This newsletter normally summarizes the current month's news from the NAM's appellate litigation program significant cases involving manufacturers that are on appeal to the Supreme Court of the United States, the federal appeals courts, and various state supreme courts.
Today's issue takes a step back to examine a bigger picture. We look at what the dominant problems are for manufacturers in the courts today, and what we are working on in 2011.
Finality is Good, One Way or Another
Over the years, manufacturers have managed to win quite a few notable victories in the courts that have allowed them to understand what the law requires and to structure their businesses accordingly. We expect those victories to have some finality, but that finality can be short-lived such as when Congress, or a state legislature, steps in and changes the law again. We then have to readjust our plans and procedures, hoping that the new changes provide some additional assurance of finality.
Decisions involving constitutional principles tend to be more conclusive, since Congress and the Administration cannot alone change a constitutional interpretation from the Supreme Court. Thus, twenty years of litigation involving constitutional limits on punitive damages have established a foundation upon which parties litigate, with some rationality and a degree of predictability. Similar long-term litigation has helped to delineate how much power an Executive Branch agency has or whether federal laws or regulations preempt state product liability suits.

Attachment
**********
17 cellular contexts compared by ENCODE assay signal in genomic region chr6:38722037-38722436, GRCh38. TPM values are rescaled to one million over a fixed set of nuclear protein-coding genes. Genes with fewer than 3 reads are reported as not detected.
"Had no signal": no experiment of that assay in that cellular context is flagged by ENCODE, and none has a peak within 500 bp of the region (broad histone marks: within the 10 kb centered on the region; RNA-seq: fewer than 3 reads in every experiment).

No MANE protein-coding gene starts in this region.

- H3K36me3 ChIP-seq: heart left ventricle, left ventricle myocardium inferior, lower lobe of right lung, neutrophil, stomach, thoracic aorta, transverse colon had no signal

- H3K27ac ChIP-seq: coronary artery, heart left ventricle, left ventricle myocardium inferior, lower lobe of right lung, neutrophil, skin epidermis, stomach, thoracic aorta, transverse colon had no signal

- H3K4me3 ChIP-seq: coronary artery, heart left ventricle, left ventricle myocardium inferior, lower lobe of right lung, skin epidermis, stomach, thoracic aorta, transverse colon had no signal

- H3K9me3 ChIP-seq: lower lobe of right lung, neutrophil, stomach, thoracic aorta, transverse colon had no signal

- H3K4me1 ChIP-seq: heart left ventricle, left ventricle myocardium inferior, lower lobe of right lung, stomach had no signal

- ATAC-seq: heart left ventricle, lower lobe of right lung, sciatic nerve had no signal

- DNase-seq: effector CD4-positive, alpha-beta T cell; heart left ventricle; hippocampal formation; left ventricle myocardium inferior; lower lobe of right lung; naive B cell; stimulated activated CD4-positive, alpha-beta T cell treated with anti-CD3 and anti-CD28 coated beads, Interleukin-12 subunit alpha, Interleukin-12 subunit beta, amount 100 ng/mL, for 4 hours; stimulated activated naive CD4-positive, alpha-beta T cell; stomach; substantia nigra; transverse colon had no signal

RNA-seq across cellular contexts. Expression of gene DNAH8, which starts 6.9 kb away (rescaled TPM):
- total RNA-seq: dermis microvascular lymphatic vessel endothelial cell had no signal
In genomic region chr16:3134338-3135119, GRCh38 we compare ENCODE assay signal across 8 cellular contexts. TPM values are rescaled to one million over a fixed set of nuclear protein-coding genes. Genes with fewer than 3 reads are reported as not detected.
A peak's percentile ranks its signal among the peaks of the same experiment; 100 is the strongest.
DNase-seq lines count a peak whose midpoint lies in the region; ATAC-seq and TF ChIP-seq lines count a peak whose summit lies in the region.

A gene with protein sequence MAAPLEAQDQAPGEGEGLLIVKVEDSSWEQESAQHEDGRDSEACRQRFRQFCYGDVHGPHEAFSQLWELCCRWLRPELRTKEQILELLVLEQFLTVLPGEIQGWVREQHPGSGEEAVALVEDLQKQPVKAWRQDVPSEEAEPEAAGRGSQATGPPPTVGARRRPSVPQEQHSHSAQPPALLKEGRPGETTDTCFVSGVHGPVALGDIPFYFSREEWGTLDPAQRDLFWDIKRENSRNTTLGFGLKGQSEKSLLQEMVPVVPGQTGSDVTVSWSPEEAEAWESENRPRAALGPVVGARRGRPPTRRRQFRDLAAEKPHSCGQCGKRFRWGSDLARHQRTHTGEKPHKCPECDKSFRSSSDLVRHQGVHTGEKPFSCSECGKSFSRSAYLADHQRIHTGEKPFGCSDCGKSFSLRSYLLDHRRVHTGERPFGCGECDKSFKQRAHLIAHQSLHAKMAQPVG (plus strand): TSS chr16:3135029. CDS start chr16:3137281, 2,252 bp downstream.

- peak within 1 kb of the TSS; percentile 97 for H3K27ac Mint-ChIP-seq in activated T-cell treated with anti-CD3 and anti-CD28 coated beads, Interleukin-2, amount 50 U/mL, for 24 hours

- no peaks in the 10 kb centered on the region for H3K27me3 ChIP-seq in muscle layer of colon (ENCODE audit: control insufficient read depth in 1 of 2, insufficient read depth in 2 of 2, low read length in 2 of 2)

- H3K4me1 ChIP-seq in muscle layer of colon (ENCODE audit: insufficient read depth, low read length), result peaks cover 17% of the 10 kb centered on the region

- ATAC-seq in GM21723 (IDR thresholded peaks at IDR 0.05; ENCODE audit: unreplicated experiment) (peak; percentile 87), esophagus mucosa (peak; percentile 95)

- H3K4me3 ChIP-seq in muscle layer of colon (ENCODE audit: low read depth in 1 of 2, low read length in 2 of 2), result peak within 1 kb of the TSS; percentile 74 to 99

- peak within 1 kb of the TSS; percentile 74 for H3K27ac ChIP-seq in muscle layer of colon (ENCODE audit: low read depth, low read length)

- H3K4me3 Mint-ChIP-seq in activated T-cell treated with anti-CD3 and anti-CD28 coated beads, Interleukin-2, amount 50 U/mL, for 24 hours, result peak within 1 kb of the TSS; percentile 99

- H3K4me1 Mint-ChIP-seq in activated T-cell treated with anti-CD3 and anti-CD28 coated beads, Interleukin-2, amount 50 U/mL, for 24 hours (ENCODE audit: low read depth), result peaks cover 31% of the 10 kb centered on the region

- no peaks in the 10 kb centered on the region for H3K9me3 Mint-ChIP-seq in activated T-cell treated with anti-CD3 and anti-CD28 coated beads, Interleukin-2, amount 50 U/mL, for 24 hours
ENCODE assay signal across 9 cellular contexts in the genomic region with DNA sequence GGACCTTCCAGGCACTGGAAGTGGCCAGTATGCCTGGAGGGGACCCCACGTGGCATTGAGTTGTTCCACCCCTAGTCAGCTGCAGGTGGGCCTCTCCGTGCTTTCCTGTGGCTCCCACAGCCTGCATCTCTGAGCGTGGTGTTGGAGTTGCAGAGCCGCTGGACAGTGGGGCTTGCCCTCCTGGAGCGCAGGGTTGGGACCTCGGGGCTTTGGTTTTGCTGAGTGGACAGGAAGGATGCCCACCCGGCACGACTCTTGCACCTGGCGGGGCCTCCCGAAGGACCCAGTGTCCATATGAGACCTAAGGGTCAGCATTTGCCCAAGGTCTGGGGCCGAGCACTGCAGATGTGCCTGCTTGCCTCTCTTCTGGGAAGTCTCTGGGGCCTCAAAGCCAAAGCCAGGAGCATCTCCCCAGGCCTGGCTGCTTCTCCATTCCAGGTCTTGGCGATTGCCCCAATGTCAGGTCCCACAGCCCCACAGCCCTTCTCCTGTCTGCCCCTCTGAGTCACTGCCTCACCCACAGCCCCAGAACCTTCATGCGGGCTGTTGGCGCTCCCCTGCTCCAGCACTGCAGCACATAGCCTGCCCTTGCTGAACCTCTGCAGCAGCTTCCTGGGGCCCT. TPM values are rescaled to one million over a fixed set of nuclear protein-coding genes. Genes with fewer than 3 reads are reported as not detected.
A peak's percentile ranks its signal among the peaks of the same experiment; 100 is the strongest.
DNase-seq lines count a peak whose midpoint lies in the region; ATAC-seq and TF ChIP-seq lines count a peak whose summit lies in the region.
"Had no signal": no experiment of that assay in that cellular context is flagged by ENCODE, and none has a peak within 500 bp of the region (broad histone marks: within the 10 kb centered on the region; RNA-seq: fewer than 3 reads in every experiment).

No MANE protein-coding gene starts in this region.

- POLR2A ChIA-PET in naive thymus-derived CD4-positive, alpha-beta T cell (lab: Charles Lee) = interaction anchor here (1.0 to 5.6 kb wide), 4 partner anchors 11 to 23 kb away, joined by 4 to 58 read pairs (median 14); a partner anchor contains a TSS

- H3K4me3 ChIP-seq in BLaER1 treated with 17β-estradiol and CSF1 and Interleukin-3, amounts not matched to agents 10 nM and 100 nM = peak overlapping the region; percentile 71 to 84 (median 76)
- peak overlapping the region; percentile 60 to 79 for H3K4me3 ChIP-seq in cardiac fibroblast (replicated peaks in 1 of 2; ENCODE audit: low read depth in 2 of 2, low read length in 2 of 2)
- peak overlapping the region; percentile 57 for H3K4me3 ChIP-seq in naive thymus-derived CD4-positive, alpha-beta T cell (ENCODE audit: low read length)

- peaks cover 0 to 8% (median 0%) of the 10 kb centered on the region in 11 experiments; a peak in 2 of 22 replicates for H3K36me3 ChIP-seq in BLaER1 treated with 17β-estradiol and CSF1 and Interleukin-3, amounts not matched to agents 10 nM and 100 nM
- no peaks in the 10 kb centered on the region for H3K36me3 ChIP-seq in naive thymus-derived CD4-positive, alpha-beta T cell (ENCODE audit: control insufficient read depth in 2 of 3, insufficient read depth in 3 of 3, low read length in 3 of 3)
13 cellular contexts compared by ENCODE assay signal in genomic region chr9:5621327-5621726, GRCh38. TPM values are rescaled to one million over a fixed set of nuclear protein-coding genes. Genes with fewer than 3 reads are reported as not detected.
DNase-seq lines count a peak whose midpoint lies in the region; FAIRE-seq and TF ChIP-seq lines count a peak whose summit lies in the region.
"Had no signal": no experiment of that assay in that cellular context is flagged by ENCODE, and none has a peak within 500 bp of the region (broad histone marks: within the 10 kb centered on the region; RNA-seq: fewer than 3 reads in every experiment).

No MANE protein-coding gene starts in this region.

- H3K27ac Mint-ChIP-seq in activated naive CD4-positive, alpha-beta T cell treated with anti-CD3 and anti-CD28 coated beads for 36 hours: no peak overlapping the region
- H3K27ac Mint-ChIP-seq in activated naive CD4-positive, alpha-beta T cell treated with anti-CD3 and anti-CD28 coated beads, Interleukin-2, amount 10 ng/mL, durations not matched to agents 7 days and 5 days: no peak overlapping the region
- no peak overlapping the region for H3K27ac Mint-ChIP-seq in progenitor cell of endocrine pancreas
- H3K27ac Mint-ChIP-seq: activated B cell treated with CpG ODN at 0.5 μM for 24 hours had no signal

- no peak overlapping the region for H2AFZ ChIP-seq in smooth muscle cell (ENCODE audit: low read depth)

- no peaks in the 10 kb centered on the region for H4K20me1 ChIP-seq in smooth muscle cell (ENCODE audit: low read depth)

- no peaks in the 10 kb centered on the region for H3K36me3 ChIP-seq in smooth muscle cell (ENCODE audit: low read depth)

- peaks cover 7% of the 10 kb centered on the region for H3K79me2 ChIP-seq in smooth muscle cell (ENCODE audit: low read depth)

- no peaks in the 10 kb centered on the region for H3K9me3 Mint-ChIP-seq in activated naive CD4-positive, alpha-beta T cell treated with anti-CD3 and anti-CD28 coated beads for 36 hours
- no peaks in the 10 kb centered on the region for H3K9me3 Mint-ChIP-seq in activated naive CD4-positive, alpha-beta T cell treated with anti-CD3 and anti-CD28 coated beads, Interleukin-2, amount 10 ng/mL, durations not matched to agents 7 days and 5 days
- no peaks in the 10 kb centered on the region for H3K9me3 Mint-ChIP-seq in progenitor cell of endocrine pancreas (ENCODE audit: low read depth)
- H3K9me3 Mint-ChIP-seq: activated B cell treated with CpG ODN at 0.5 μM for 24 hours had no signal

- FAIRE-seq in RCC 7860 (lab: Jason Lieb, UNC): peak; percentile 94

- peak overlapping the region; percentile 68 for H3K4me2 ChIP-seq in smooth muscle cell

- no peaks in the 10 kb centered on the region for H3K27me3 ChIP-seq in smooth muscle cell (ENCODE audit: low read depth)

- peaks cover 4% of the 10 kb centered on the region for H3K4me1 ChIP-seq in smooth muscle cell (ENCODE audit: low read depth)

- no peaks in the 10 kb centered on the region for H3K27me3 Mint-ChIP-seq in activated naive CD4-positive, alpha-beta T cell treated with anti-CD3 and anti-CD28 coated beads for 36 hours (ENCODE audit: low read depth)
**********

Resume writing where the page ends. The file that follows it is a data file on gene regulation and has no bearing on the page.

Less long-lasting are outcomes involving statutory interpretations, which typically consume the bulk of appellate litigation involving manufacturers, and 2010 was no different. Actual results are mixed, but here are a few of our most significant victories, along with some problematic losses.
U.S. Supreme Court
Benefit plan administration. The Supreme Court overturned an appeals court decision that interfered with administrative decisions by those who run company pension plans. The case involves how a company's plan administrator should account for lump-sum retirement payments made to employees who retired but later returned to work for the company. The NAM had filed an amicus brief arguing and the Supreme Court agreed that courts should defer to the reasonable decisions by plan administrators trying to interpret benefit plan language under the Employee Retirement Income Security Act (ERISA). Conkright v. Frommert (S. Ct.).
U.S. Courts of Appeals